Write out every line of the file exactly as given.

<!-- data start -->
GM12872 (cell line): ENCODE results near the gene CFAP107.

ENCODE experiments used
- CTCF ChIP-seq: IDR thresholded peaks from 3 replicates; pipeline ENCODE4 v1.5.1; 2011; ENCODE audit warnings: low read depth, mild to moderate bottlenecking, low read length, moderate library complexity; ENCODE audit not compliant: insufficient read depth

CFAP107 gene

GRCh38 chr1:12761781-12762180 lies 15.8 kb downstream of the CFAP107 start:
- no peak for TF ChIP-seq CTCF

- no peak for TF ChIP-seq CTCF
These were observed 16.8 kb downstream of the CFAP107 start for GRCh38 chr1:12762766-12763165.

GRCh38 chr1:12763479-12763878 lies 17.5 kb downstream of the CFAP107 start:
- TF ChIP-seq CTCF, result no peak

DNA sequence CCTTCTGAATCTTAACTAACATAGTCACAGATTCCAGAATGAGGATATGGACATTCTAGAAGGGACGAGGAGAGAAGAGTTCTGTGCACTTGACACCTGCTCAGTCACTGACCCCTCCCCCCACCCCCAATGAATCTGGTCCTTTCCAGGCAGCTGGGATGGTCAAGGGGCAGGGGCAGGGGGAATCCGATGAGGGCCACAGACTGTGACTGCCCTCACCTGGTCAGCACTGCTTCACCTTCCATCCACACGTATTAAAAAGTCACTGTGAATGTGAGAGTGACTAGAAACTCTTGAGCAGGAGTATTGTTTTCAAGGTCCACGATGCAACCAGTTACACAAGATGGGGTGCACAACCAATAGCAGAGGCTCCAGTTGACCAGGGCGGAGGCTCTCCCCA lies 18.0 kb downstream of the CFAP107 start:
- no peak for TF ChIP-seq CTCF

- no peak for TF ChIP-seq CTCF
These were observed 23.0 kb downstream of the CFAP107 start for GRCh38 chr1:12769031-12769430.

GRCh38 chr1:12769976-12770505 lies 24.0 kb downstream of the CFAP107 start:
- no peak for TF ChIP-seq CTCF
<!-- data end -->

GM12872 (cell line): ENCODE results near the gene CFAP107.

ENCODE experiments used
- CTCF ChIP-seq: IDR thresholded peaks from 3 replicates; pipeline ENCODE4 v1.5.1; 2011; ENCODE audit warnings: low read depth, mild to moderate bottlenecking, low read length, moderate library complexity; ENCODE audit not compliant: insufficient read depth

CFAP107 gene

GRCh38 chr1:12761781-12762180 lies 15.8 kb downstream of the CFAP107 start:
- no peak for TF ChIP-seq CTCF

- no peak for TF ChIP-seq CTCF
These were observed 16.8 kb downstream of the CFAP107 start for GRCh38 chr1:12762766-12763165.

GRCh38 chr1:12763479-12763878 lies 17.5 kb downstream of the CFAP107 start:
- TF ChIP-seq CTCF, result no peak

DNA sequence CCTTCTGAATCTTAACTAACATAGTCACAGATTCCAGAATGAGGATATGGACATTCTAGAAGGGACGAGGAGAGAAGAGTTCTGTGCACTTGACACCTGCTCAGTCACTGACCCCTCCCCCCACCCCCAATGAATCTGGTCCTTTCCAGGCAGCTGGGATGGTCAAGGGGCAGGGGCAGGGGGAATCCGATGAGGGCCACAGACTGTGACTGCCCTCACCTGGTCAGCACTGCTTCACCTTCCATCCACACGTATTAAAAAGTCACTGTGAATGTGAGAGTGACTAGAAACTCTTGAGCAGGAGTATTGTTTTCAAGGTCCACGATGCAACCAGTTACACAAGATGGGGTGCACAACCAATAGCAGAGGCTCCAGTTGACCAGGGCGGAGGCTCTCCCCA lies 18.0 kb downstream of the CFAP107 start:
- no peak for TF ChIP-seq CTCF

- no peak for TF ChIP-seq CTCF
These were observed 23.0 kb downstream of the CFAP107 start for GRCh38 chr1:12769031-12769430.

GRCh38 chr1:12769976-12770505 lies 24.0 kb downstream of the CFAP107 start:
- no peak for TF ChIP-seq CTCF